For Immediate Release
Sam Husseini, (202) 347-0020; or David Zupan, (541) 484-9167
Ignoring Iran’s Call for Banning Nuclear Weapons by 2025
WASHINGTON - ALICE SLATER [email]
Slater is the New York director of the Nuclear Age Peace Foundation and is on the coordinating committee of Abolition 2000, a nuclear disarmament network. She said today: “The Non-Aligned Movement, formed in 1961 during the Cold War, is a group of 120 states and 17 observer states not formally aligned with or against any major power bloc. The NAM just held its opening 2012 session under the new chairmanship of Iran, which succeeded Egypt as the chair.
“Significantly, an Associated Press article in the Washington Post headlined, ‘Iran Opens Nonaligned Summit with Calls for Nuclear Arms Ban’ reported that ‘Iranian Foreign Minister Ali Akbar Salehi opened the gathering by noting commitment to a previous goal from the nonaligned group, known as NAM, to remove the world’s nuclear arsenals within 13 years. “We believe that the timetable for ultimate removal of nuclear weapons by 2025, which was proposed by NAM, will only be realized if we follow it up decisively,” he told delegates.’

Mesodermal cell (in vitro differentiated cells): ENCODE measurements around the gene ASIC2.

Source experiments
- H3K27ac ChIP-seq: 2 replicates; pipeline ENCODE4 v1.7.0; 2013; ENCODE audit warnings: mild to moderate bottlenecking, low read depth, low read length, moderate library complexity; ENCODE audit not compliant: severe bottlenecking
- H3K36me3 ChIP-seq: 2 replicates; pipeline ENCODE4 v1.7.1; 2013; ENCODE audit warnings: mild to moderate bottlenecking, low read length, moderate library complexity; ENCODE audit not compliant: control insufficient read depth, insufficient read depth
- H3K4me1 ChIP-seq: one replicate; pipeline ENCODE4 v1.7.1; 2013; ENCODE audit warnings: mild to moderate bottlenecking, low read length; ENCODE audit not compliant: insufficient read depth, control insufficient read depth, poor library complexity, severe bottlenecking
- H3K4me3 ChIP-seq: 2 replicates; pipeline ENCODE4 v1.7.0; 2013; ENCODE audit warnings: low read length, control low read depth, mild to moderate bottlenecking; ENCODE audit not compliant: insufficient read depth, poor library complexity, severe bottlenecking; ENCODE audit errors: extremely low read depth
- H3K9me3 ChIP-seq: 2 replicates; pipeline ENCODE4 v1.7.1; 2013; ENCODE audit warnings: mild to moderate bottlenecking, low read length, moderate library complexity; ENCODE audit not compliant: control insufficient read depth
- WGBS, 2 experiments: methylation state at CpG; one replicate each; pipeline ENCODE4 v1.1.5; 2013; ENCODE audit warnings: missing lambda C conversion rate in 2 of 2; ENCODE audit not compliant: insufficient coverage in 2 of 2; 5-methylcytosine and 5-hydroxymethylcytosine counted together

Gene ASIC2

“Yet The New York Times, which has been beating the drums for war with Iran, just as it played a disgraceful role in the deceptive reporting during the lead-up to the Iraq war, never mentioned Iran’s proposal for nuclear abolition. The Times carried the bland headline on its front page, ‘At Summit Meeting, Iran Has a Message for the World,’ and then went on to state, ‘the message is clear. As Iran plays host to the biggest international conference … it wants to tell its side of the long standoff with the Western powers which are increasingly convinced that Tehran is pursuing nuclear weapons,’ without ever reporting Iran’s offer to support the NAM proposal for the abolition of nuclear weapons by 2025.
“Surely the most sensible way to deal with Iran’s nascent nuclear weapons capacity is to call all the nations to the table to negotiate a treaty to ban the bomb. That would mean abolishing the 20,000 nuclear bombs on the planet — in the U.S., U.K., Russia, China, France, India, Pakistan, North Korea and Israel — with 19,000 of them in the U.S. and Russia. In order to get Russia and China to the table, the U.S. will also have to give up its dreams of dominating the earth with missile defenses which it is currently ringing around Russia and China. The ball is in the court of the U.S. That would be the only principled way to deal with fears of nuclear proliferation. Start with a genuine offer for negotiations to finally ban the bomb in all countries, not just in Iran and North Korea.”
The New York Times: “At Summit Meeting, Iran Has a Message for the World”
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